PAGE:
Jupiter Construction Resumes Work on Damaged Timbo River Bridge

YARPLEAH TOWN, River Cess – Jupiter Construction, the company responsible for the replacement of the 43-year-old Timbo River Bridge, has resumed work after a five-month hiatus.

Napoleon Davis, the company’s site supervisor, said the operation would last for four months before completion.

In early December 2018, Davis told The Bush Chicken that the government had agreed to provide funding for the creation of an alternative route for commuters. But that seems far from reality as only a footbridge has been constructed by Davis’ company.

In an interview with Echo Radio on Monday, January 21, Davis said he has instructed his men to construct the footbridge to accommodate motorbikes and pedestrians, while he waits to hear from the Ministry of Public Works.

Davis also said two professional divers from Grand Bassa and River Cess had been stationed at the waterfront to rescue people in case of any accidents.

“The demolition of the old bridge and the assembling and of the new one will take up to four months,” Davis said. “That is why we have constructed this bridge made of sticks so our people will be able to get basic commodities.”

The footbridge constructed by Jupiter Construction. Photo: Eric Opa Doue.

Davis did not say whether the Public Works was still considering providing funds for the alternative route for vehicles, however, he said the footbridge is his company’s own initiative.

“Beginning Monday, January 28, the demolition process will begin, and from that day, no vehicle will be allowed to use it [the bridge],” he said.

If an alternative route is not created, those traveling to and from the southeast will have to use the Nimba/Grand Gedeh route, while commuters between Grand Bassa and River Cess will have to use a route through Upper River Cess.

Traders have already started voicing their worries about the potential impact this could have on the economy during the four-month period. The prices of basic commodities, such as fuel and rice, are expected to increase significantly, as transportation fares are expected to double.

Passengers will now have to drop their goods on one side of the bridge to cross to the other side to board another car to end their journey. Already, a 25kg bag of rice is sold for L$2,500 while a gallon of gasoline is sold between L$600 and L$650 in River Cess.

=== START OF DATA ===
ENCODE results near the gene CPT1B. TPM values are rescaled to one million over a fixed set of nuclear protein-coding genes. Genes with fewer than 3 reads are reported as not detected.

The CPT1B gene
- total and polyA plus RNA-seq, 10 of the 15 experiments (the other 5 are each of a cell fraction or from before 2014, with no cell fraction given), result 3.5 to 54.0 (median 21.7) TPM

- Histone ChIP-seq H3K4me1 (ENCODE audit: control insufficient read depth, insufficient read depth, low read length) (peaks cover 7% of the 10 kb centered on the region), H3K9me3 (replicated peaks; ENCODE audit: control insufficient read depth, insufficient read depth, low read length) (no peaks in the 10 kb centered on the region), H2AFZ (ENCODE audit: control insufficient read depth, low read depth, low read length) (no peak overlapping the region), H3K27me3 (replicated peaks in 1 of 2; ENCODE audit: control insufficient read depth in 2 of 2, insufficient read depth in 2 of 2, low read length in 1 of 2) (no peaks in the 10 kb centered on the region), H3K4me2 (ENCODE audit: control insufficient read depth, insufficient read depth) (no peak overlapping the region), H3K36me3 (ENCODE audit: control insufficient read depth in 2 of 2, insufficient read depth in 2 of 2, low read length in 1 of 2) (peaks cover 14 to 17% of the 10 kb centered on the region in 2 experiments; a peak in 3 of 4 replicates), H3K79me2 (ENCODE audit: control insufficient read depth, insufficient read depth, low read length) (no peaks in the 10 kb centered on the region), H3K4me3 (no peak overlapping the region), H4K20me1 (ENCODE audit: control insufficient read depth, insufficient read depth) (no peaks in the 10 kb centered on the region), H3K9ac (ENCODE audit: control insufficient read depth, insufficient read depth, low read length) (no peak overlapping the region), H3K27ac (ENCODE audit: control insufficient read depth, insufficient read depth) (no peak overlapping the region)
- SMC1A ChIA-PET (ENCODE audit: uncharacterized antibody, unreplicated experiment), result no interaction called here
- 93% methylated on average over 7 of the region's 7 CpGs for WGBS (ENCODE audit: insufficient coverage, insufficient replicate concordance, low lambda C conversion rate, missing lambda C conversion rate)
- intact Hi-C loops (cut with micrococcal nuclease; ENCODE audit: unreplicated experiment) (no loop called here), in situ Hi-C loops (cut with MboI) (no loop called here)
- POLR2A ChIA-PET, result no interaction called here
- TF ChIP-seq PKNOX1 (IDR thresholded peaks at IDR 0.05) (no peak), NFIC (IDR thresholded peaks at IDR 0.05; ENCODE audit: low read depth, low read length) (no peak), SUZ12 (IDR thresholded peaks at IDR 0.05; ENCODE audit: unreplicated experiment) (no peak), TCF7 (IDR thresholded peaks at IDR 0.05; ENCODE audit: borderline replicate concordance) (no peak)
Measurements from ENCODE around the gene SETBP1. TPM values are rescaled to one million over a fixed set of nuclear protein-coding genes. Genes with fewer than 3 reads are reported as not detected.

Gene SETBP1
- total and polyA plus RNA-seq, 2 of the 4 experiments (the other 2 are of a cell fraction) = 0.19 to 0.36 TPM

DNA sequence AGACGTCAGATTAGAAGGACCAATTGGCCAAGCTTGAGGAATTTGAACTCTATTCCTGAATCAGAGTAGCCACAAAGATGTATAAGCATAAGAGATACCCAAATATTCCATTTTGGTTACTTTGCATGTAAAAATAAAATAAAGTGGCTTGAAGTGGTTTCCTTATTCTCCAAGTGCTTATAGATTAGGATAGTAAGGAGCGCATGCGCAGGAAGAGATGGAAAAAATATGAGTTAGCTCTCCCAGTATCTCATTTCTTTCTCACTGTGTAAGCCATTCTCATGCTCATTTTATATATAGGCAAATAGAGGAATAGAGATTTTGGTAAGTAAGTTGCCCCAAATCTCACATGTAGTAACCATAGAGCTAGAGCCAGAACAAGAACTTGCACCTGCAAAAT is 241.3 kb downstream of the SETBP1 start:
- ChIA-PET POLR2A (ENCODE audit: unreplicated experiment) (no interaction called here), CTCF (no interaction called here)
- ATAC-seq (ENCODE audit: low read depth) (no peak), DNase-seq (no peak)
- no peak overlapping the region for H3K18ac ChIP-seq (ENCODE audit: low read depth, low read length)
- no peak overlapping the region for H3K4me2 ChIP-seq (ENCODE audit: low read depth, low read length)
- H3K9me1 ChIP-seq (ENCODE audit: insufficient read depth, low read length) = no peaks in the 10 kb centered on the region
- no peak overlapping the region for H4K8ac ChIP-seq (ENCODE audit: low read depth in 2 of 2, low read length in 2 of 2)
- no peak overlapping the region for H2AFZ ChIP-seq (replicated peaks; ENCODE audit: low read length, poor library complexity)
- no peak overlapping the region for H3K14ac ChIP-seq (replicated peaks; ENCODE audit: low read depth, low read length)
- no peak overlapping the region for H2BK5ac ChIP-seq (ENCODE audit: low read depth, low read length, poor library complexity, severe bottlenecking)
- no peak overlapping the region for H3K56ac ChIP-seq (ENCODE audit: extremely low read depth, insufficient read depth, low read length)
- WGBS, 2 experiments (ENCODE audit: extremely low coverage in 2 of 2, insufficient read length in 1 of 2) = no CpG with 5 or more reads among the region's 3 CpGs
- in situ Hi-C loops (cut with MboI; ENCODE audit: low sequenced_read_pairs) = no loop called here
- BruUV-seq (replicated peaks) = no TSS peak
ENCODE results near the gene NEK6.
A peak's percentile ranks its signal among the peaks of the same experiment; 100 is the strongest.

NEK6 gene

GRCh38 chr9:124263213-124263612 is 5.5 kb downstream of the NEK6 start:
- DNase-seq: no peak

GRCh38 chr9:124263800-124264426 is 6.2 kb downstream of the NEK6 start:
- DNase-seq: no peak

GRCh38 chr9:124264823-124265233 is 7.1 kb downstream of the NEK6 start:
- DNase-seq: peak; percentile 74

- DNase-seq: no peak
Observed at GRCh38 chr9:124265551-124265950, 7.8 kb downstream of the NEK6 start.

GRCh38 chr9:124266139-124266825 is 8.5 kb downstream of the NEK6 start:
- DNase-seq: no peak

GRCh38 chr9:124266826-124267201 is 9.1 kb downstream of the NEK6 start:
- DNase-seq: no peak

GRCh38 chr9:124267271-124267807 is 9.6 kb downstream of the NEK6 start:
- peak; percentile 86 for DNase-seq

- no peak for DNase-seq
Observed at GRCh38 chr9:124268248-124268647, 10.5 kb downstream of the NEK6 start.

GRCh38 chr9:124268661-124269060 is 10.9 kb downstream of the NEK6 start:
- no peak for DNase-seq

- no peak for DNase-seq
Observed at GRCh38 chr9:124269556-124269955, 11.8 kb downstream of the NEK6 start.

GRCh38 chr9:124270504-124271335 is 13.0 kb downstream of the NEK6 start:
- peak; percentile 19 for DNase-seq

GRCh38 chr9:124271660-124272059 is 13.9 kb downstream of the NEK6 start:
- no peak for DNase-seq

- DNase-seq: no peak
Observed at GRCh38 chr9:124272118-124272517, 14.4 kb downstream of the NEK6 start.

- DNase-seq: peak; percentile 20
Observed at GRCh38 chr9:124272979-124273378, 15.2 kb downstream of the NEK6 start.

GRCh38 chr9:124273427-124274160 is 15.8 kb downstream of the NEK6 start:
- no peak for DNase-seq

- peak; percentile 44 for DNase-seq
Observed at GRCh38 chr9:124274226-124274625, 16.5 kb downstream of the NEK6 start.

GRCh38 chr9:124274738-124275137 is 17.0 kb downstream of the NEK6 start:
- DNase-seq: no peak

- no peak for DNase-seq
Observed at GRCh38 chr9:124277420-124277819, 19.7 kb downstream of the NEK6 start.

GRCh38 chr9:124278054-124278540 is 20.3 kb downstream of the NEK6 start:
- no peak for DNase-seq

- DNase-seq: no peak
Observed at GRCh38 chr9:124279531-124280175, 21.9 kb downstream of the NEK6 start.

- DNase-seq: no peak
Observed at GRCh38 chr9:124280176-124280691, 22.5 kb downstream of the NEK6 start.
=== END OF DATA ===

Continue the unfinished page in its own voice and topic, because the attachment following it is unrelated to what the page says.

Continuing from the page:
The project was approved under former president Ellen Johnson Sirleaf’s administration, however, work was delayed due to the 2017 general elections. Construction began in April 2018 and was expected to have been completed within three months, according to Davis, but it was suspended due to heavy rains. In May and June of 2018, Jupiter Construction conditioned three piers beneath the bridge before the work was suspended in August.

Three piers were conditioned in May and June 2018 before the work was suspended due to the rain. Photo: Eric Opa Doue.

During the period, the Liberia National Police, aided by members of the Community Watch Forum, was regulating activities at the bridge to ensure that drivers were not unnecessarily risking their lives or damaging the structure.

When completed, Davis said the bridge will be wider and taller than the first structure and will be capable of holding 80 tons of weight. It should last for 100 years. He said it is a modern and more guaranteed bridge.

During a Bush Chicken tour of the site on Thursday, January 24, there were several 20-feet containers at the site. Davis said they contained the bridge’s materials.

A team of American engineers is expected in the country soon to start assembling the bridge, he said.

The Timbo River Bridge serves as a boundary between River Cess and Grand Bassa. The bridge was constructed in 1972 and dedicated in 1976.

Featured photo by Eric Opa Doue.

Eric Doue

Eric Opa Doue is a co-founder of Echo Radio Station, which does a series of programs in Bassa, Kru, and simple Liberian English. Under his leadership, Echo Radio was selected as one of the Moody Radio global partners for training opportunities in 2013 and 2014. Eric was one of a handful of reporters who received training from Internews in 2015 on humanitarian reporting during the Ebola outbreak in Liberia. He holds a diploma in Journalism, from the Ghana Institute of Journalism.

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